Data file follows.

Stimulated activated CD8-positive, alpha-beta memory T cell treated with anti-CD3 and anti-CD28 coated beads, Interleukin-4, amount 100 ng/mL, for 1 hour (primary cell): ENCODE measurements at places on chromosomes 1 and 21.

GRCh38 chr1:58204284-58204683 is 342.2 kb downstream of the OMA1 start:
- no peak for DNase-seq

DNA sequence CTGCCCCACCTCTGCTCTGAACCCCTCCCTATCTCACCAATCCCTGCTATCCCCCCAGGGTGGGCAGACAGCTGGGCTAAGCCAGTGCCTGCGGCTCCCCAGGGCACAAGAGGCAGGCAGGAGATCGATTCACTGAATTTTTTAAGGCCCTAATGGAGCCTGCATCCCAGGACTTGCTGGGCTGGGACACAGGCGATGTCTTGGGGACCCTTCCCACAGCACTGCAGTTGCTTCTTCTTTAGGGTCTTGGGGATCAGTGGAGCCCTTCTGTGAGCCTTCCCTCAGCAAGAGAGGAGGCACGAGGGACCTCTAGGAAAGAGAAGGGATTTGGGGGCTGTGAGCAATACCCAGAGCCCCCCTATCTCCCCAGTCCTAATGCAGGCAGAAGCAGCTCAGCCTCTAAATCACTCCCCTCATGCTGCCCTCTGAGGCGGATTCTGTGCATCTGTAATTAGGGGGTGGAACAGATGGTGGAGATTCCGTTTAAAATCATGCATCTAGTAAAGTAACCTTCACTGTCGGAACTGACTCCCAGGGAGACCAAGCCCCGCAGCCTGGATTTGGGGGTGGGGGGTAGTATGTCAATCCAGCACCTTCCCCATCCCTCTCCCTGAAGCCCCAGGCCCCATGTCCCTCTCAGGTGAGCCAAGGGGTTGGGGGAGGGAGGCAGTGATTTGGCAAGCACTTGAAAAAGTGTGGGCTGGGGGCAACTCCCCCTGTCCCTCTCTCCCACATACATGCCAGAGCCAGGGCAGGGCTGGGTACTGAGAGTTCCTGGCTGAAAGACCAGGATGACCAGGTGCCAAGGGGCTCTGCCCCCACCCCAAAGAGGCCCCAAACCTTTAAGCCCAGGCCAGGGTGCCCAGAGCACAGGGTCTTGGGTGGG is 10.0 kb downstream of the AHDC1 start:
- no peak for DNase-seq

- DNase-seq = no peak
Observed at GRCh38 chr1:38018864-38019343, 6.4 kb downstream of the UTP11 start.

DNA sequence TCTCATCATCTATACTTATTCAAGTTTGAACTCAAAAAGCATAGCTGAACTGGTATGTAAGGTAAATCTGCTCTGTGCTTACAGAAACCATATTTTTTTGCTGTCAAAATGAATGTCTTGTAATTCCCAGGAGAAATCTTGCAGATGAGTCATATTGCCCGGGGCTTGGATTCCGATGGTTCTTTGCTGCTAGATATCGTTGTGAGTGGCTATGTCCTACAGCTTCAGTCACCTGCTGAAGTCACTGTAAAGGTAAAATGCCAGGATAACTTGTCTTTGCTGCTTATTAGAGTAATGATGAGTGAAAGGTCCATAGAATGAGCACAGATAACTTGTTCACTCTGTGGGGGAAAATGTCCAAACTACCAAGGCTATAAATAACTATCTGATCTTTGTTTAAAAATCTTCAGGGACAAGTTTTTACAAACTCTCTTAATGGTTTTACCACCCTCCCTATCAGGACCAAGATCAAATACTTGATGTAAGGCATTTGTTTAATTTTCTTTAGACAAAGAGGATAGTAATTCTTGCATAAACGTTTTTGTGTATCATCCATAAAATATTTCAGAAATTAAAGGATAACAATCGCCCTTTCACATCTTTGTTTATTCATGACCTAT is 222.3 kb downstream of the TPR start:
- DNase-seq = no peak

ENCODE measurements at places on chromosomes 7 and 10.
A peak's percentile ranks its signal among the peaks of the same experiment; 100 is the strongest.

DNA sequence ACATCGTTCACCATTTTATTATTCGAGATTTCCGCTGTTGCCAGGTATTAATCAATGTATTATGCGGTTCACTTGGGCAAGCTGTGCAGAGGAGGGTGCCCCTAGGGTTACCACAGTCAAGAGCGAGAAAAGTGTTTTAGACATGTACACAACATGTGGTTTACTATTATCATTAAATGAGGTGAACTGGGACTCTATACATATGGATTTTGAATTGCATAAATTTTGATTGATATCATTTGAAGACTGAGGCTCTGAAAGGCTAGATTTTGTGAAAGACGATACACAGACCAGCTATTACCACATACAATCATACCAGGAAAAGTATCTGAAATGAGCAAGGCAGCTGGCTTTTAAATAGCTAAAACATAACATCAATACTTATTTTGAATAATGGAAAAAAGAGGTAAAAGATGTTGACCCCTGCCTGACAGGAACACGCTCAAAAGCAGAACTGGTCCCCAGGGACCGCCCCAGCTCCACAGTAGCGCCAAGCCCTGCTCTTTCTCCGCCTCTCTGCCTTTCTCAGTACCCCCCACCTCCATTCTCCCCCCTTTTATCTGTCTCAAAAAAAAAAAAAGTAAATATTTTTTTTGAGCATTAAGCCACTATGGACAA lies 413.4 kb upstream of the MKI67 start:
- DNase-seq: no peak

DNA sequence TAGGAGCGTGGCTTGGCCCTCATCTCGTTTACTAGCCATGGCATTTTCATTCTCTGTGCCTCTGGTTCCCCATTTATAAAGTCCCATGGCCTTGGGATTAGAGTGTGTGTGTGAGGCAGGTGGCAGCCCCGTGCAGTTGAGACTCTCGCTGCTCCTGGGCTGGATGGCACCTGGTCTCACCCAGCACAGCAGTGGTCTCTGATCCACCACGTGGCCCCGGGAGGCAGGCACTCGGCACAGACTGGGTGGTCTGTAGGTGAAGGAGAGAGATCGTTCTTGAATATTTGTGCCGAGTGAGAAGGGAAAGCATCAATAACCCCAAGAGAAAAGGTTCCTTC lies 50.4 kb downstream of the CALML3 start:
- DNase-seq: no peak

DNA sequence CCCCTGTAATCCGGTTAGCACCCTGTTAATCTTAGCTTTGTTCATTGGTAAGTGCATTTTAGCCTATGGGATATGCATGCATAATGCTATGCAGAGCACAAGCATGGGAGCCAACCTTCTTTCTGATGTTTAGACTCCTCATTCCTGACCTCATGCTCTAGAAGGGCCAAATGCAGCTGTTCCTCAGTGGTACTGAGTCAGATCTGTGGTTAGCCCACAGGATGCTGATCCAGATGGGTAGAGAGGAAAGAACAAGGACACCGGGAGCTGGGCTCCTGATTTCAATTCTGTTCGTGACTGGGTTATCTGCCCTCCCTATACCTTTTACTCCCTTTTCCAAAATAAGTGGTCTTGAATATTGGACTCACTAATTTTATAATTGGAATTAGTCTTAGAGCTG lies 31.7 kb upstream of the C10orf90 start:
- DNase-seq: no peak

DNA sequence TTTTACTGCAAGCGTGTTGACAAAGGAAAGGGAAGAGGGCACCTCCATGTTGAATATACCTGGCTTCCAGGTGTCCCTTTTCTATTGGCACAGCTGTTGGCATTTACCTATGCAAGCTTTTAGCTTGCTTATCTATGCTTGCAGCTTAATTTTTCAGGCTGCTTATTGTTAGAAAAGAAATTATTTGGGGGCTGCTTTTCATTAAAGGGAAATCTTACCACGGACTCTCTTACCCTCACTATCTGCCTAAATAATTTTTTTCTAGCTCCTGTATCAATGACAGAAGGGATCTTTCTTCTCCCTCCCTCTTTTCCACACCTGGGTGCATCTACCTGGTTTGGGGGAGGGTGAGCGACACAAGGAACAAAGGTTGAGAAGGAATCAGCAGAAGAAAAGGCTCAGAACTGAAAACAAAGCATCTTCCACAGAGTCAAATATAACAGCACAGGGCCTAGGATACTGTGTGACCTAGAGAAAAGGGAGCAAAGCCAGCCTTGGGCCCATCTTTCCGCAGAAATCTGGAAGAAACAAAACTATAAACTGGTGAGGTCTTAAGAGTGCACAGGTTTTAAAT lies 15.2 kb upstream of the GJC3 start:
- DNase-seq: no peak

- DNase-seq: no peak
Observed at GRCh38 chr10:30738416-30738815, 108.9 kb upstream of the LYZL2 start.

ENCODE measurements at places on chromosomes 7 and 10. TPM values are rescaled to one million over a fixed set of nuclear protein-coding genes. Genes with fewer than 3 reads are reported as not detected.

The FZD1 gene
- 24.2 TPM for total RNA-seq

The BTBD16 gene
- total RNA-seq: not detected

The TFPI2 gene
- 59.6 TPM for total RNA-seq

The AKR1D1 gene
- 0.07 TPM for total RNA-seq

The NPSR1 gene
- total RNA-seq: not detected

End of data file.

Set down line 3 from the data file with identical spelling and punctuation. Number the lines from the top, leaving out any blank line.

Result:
- no peak for DNase-seq